Scouting Leaders welcome a boy into Scouting, March 2010, Mexico City, Mexico. The two largest umbrella organizations are the World Organization of the Scout Movement (WOSM), for boys-only and co-educational organizations, and the World Association of Girl Guides and Girl Scouts (WAGGGS), primarily for girls-only organizations but also accepting co-educational organizations. The year 2007 marked the centenary of Scouting world wide, and member organizations planned events to celebrate the occasion. History[edit] Origins[edit] Three years later, in South Africa during the Second Boer War, Baden-Powell was besieged in the small town of Mafeking by a much larger Boer army (the Siege of Mafeking).[11] The Mafeking Cadet Corps was a group of youths that supported the troops by carrying messages, which freed the men for military duties and kept the boys occupied during the long siege. Growth[edit] Influences[edit]

What a Libertarian Is and Is Not What a Libertarian Is - and Is Notby Sam Wells A libertarian is a person - any person - who consistently advocates individual freedom and consistently opposes the initiation of the use of coercion by anyone upon the person or property of anyone else for any reason. (Coercion is here defined as any action taken by a human being against the will or without the permission of another human being with respect to his or her body or property. This includes murder, rape, kidnaping, assault, trespassing, burglary, robbery, arson and fraud.)

Youth Resources and Information Socialism Socialism is a range of economic and social systems characterised by social ownership and democratic control of the means of production,[10] as well as the political theories and movements associated with them.[11] Social ownership may refer to forms of public, collective or cooperative ownership, or to citizen ownership of equity.[12] There are many varieties of socialism and there is no single definition encapsulating all of them,[13] though social ownership is the common element shared by its various forms.[5][14][15] Etymology The origin of the term "socialism" may be traced back and attributed to a number of originators, in addition to significant historical shifts in the usage and scope of the word. For Andrew Vincent, "[t]he word ‘socialism’ finds its root in the Latin sociare, which means to combine or to share. The related, more technical term in Roman and then medieval law was societas. History Early socialism Paris Commune First International Second International Early 20th century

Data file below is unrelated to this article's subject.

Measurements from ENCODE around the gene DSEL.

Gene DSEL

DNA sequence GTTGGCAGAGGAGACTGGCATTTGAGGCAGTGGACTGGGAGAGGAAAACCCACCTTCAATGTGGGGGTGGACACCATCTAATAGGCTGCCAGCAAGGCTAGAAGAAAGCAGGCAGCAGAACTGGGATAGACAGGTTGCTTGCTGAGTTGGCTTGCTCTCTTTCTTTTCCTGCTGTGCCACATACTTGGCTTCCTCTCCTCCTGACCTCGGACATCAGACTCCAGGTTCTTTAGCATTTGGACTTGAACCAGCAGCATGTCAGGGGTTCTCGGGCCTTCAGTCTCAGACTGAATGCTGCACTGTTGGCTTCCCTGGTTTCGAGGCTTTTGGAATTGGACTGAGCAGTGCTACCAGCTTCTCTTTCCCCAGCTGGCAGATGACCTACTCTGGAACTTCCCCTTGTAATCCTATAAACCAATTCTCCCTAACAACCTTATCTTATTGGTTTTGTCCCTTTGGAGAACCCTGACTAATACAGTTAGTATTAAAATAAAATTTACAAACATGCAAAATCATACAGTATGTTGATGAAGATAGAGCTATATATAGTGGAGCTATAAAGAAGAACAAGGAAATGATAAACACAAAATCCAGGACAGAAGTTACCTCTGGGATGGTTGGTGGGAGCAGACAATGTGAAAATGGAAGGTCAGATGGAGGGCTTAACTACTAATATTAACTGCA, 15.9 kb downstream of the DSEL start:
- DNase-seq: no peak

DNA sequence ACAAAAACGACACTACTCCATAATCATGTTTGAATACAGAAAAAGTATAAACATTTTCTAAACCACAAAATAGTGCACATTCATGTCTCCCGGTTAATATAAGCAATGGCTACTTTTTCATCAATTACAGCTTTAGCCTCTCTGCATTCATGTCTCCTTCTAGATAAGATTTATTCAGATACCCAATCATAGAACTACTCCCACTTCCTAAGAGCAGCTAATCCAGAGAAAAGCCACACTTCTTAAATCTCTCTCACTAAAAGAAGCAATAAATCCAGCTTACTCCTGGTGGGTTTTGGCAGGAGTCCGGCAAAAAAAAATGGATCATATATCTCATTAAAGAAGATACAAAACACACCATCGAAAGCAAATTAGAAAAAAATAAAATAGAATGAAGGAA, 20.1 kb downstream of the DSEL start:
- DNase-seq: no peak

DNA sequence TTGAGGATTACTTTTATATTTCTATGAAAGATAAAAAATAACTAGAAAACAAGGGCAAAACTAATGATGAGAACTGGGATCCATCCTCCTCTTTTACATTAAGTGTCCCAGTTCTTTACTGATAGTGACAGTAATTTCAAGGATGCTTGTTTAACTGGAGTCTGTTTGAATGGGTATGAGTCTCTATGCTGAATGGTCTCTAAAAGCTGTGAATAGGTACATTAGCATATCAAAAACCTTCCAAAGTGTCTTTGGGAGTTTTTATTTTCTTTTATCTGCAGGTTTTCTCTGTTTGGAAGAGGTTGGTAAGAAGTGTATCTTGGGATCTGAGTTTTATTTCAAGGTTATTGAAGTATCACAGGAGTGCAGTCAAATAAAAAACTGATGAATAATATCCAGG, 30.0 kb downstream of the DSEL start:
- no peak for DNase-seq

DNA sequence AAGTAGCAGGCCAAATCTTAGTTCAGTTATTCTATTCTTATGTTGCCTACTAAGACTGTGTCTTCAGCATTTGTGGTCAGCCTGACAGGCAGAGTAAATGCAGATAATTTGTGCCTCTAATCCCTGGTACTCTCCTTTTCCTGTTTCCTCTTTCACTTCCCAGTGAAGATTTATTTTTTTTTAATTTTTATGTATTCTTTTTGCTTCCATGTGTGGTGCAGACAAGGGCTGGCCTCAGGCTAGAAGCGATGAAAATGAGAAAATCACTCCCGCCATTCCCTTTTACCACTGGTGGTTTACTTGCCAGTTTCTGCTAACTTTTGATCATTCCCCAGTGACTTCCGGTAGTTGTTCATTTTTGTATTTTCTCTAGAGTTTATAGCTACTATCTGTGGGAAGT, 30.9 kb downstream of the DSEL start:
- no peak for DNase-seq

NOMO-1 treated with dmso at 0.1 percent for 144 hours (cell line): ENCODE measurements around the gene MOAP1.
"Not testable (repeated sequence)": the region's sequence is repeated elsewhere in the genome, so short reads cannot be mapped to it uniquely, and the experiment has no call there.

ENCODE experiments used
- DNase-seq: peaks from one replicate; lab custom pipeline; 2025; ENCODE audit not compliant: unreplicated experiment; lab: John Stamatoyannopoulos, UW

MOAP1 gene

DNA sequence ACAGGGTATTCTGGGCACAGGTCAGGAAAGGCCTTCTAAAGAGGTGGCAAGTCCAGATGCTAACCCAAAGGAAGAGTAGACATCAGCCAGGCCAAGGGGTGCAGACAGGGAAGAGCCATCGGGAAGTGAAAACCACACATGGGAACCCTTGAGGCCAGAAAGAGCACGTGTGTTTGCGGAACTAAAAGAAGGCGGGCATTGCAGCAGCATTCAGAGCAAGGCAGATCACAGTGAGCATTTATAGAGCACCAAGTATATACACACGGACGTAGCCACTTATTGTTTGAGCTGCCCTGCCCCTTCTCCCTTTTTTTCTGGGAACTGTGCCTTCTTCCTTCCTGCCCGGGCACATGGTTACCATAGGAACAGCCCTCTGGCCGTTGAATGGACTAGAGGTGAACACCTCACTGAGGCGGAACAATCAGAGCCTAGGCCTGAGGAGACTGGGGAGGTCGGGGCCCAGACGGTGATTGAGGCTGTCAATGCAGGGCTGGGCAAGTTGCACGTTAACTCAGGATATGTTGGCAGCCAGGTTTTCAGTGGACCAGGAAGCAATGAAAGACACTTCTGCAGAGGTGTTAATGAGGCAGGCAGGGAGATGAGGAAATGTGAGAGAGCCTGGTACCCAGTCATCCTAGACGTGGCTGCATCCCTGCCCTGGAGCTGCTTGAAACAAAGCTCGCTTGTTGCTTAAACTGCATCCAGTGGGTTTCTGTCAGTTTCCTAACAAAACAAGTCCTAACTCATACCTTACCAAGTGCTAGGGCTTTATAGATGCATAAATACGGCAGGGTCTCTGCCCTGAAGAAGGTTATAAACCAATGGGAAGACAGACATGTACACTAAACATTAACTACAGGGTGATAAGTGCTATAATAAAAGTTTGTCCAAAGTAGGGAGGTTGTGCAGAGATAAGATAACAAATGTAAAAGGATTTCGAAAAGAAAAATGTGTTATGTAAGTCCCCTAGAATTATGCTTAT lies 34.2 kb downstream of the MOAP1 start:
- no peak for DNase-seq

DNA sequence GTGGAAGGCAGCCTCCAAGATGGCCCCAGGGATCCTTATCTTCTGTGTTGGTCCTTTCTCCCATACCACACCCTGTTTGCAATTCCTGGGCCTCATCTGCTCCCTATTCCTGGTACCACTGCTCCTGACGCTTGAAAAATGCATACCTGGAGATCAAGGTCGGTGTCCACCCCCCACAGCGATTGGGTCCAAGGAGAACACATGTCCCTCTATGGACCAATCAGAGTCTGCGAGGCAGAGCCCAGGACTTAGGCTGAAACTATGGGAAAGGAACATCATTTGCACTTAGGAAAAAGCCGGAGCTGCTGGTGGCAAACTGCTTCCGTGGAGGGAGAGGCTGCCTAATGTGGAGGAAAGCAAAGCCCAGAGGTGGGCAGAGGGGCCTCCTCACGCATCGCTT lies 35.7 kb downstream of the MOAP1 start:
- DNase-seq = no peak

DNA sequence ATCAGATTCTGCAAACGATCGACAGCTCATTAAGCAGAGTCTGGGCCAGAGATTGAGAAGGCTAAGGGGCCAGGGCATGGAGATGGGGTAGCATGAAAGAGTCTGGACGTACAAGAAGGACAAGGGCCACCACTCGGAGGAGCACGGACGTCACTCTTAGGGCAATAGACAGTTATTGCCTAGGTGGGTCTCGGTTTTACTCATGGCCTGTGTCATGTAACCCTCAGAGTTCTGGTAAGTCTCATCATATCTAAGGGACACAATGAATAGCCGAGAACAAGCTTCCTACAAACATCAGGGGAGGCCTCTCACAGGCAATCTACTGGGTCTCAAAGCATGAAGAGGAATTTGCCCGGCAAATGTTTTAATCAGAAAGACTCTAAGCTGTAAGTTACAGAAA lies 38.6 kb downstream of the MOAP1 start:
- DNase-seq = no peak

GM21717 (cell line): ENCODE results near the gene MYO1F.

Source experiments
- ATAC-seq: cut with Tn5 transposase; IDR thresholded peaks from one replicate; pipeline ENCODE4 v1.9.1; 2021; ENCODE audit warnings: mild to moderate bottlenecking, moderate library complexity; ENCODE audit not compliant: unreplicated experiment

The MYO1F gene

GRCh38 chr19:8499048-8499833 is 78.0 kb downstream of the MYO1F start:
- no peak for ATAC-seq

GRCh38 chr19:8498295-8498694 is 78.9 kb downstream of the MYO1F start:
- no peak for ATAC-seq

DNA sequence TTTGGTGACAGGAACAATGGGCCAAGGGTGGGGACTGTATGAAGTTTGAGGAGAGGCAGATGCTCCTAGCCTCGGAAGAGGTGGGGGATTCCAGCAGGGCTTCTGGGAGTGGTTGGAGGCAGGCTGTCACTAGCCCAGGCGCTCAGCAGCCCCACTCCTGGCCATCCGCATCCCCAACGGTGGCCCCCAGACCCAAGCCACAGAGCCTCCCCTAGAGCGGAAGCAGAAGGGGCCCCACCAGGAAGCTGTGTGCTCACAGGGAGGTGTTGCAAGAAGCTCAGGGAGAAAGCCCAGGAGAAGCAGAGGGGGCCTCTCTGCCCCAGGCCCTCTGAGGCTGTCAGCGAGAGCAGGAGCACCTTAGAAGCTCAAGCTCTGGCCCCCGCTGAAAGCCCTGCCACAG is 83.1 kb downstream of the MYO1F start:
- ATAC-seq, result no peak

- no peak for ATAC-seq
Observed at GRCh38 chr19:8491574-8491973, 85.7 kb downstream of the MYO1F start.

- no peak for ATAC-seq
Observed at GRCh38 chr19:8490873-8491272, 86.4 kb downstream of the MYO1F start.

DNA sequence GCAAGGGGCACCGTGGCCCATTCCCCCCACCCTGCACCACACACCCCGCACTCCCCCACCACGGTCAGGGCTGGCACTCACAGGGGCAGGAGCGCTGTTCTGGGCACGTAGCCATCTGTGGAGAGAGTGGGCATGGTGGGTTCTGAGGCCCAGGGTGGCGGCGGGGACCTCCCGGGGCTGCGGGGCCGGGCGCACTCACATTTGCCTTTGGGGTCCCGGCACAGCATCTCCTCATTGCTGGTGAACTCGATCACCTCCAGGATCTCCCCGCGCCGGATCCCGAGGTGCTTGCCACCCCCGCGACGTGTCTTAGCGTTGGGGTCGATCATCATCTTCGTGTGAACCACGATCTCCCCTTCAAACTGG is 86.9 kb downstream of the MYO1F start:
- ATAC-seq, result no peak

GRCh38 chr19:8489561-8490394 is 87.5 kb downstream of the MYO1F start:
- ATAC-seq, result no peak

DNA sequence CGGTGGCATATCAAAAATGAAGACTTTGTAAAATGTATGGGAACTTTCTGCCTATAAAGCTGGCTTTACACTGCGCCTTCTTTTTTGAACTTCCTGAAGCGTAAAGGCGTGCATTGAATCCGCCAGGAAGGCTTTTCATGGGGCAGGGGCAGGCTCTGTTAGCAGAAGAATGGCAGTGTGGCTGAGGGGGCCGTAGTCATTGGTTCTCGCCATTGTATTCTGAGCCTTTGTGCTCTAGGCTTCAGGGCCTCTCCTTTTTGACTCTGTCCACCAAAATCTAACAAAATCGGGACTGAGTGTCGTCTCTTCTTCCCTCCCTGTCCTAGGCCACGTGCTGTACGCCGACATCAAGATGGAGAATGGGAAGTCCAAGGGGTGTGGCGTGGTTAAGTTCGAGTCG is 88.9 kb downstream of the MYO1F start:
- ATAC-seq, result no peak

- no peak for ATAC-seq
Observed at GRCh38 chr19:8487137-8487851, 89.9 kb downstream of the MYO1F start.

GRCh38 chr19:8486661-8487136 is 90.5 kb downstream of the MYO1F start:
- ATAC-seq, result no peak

Utopia of Usurers G.K. Chesterton reveals the most quietly held secret of the Liberal System, the “liberty” instituted as the foundation of the System, is for the benefit of the few and for the gradual impoverishment and enslavement of the rest. If the phrase, “in vino veritas” has been exponentially validated through the long ages of mankind, I would venture to say that anger, tinged with wrath, an anger that is not artificial, but, rather, spontaneous, is another deep wellspring of truth. It is the gushing forth of that which is meant to cleanse or to sweep away. Such a manifestation of wrath, rarely tied to self-interest or petty ambition, is the most honest account of what a man is, a revelation of his inner capacity for nobility and heroism. Of course, the appearance of anger on an occasion when some great good is sullied or threatened is truly a sign that there has been a great patience at work in the mind of the man of wrath. The writer of the preface to G.K. 1. 2. 3. 4. 5. 6. 7.

The Money Masters ‘Fiat money’ or Gold Standard? Written by David A. Jones (Guest Author) on . Many people, upon first learning about ‘Fractional Reserve’ Banking, are drawn to the idea of the Gold Standard. They find out that ‘Fractional Reserve’ Banking leads to an inflating money supply, moreover one plagued by cycles of boom and bust due to its elasticity. They dislike this – they want money to work as a safe store of value by fixing its total supply. The Gold Standard is one way of doing this. Before we embark on a discussion of the pros and cons of a Gold Standard, I’d like to dispatch two monetary misconceptions commonly encountered on the internet: 1: I have put the words ‘fractional reserve’ in inverted commas because, like so many terms used in banking, it is a misnomer. With that out of the way, let’s proceed! “The first United States dollar was minted in 1794. A 'flowing hair dollar' minted in 1795 Why do supporters of the Gold Standard – sometimes referred to as ‘gold-bugs’ for short – want this kind of money?